Listening to end-users of vaccines, and engaging with any concerns they may have, will be the key to improving uptake of existing and future vaccines, according to a leading patient advocate.
Speaking in the European Parliament at the launch of a report on the future of vaccine research, Daphne Holt, Vice President of the Confederation of Meningitis Organisations (CoMO), highlighted the need to focus not just on developing new vaccines but on “the other end of the needle” – the people for whom vaccines can offer protection.
A vaccine is 0% effective if it remains in the vial, she noted, and called for evidence-based communication strategies to determine how best to engage with people who are hesitant about vaccines.
“I firmly believe that the mood is vaccine positive, but hesitant,” she said. “As the report suggests, we need to learn about that hesitancy by listening to concerns, and then developing tools that are able to analyse and monitor the responses.”
She said healthcare professionals remains a trusted source of information and advice and called for this to be reinforced so that all public health stakeholders become effective vaccine advocates.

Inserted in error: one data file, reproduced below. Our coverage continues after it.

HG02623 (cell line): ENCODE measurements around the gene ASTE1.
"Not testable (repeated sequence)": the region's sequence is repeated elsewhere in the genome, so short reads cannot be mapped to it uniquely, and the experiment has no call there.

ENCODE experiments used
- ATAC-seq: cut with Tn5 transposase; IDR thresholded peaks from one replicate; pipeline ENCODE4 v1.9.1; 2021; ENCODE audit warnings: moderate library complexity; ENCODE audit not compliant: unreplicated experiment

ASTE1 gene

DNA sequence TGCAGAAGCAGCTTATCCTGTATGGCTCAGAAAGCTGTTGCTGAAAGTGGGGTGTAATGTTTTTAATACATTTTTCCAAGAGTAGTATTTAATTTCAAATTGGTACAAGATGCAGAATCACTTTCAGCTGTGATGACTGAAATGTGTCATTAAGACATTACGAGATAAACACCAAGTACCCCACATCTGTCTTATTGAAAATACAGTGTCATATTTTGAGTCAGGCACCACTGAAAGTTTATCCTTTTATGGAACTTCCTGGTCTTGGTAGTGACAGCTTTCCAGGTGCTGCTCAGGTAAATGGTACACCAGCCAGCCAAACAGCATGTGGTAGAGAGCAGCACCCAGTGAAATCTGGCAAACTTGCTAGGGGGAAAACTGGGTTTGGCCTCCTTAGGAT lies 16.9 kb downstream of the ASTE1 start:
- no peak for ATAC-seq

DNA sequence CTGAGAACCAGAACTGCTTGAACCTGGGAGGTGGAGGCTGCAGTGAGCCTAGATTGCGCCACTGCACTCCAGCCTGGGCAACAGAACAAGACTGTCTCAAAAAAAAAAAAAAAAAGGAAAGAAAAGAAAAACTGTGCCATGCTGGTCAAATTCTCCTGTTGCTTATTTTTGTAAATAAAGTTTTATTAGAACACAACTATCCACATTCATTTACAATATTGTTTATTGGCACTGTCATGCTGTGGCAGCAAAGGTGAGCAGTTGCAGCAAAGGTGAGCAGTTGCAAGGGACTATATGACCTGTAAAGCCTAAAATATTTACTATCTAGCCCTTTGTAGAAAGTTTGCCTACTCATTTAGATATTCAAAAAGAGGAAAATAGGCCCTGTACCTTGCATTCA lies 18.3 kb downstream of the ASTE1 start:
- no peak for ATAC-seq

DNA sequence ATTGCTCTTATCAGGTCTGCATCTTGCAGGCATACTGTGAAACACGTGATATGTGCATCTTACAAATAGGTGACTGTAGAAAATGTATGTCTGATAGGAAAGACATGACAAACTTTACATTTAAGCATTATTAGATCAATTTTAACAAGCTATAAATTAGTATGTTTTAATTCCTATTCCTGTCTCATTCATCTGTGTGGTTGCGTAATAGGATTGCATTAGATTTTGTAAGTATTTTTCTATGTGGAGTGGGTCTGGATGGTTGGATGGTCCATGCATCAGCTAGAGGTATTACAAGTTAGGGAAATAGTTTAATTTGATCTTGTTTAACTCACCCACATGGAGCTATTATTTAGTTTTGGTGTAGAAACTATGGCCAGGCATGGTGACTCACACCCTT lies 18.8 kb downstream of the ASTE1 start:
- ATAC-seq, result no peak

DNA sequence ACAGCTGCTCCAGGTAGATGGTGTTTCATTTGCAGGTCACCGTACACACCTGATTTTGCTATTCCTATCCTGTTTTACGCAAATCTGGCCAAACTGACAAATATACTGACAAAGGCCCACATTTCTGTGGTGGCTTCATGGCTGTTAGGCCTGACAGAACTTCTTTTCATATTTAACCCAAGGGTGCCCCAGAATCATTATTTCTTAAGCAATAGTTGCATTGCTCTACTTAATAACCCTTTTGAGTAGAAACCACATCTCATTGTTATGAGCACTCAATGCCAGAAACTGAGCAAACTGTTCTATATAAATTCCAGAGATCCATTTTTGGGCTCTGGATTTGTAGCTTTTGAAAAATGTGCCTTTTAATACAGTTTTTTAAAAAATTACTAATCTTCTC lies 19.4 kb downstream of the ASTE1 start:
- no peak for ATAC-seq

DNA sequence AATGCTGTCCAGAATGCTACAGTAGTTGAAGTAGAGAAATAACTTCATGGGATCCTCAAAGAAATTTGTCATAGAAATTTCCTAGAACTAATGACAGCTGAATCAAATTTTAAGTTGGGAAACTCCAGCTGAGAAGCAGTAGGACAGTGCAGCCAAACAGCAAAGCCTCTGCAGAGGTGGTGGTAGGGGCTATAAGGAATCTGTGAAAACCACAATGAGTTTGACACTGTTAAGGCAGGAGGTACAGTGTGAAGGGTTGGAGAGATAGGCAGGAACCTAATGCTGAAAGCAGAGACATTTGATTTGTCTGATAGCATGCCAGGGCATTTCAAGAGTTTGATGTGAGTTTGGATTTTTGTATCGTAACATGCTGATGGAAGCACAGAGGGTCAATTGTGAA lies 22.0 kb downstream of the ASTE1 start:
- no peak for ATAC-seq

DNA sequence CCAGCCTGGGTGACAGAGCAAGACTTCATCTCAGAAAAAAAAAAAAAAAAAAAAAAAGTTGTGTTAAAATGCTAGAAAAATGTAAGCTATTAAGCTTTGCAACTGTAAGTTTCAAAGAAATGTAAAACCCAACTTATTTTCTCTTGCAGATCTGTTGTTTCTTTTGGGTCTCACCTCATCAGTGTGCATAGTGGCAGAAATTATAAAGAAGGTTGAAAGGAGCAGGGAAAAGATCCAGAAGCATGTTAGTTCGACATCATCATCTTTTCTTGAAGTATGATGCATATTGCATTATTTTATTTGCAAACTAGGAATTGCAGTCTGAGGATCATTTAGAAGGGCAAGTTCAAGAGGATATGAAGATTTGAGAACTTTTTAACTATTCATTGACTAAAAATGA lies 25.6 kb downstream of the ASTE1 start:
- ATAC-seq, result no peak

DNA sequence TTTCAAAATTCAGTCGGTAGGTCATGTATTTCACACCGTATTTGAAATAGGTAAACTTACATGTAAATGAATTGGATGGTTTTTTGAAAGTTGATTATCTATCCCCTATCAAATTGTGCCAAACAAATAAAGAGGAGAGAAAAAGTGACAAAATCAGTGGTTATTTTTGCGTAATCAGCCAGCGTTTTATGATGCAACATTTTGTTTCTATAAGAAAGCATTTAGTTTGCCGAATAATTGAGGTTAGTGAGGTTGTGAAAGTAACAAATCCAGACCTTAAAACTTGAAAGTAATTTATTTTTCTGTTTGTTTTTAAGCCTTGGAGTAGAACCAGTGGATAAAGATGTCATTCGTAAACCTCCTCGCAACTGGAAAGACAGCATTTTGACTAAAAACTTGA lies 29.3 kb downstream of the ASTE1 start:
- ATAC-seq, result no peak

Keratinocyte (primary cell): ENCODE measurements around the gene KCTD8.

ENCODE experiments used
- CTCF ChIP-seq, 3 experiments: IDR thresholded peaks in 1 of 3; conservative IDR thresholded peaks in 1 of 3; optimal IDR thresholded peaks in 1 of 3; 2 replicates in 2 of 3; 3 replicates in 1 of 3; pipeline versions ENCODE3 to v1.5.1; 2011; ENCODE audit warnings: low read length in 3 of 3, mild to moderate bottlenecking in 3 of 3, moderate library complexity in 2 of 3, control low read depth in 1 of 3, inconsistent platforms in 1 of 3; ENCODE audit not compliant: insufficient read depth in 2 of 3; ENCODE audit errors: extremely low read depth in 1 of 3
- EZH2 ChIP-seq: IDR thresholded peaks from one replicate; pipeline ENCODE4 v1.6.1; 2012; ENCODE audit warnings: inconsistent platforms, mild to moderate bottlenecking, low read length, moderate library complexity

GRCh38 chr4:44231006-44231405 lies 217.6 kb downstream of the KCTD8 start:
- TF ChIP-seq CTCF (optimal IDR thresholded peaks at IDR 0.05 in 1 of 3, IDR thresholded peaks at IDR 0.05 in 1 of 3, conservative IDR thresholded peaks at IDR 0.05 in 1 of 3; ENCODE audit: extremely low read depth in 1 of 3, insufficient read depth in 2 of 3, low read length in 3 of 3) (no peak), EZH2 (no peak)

“And of course it is imperative to engage with civil society organisations and to harness the power of people advocates,” Dr Holt said.
A life-course approach
Dr Holt called for a “life-course” approach to vaccination and highlighted the shift away from viewing immunisation as a children’s health issue.
“Children are traditionally thought of as the recipients of vaccines but we should be considering an approach that covers the whole of the life course from babyhood to healthy ageing,” she said. “This is not just a linear approach; it is an interlocking web of individuals and societal groups.”
The IPROVE Roadmap on Vaccines in Europe includes recommendations on seven key areas for the future of vaccination, including Communication on Immunisation and the Hesitancy Challenge.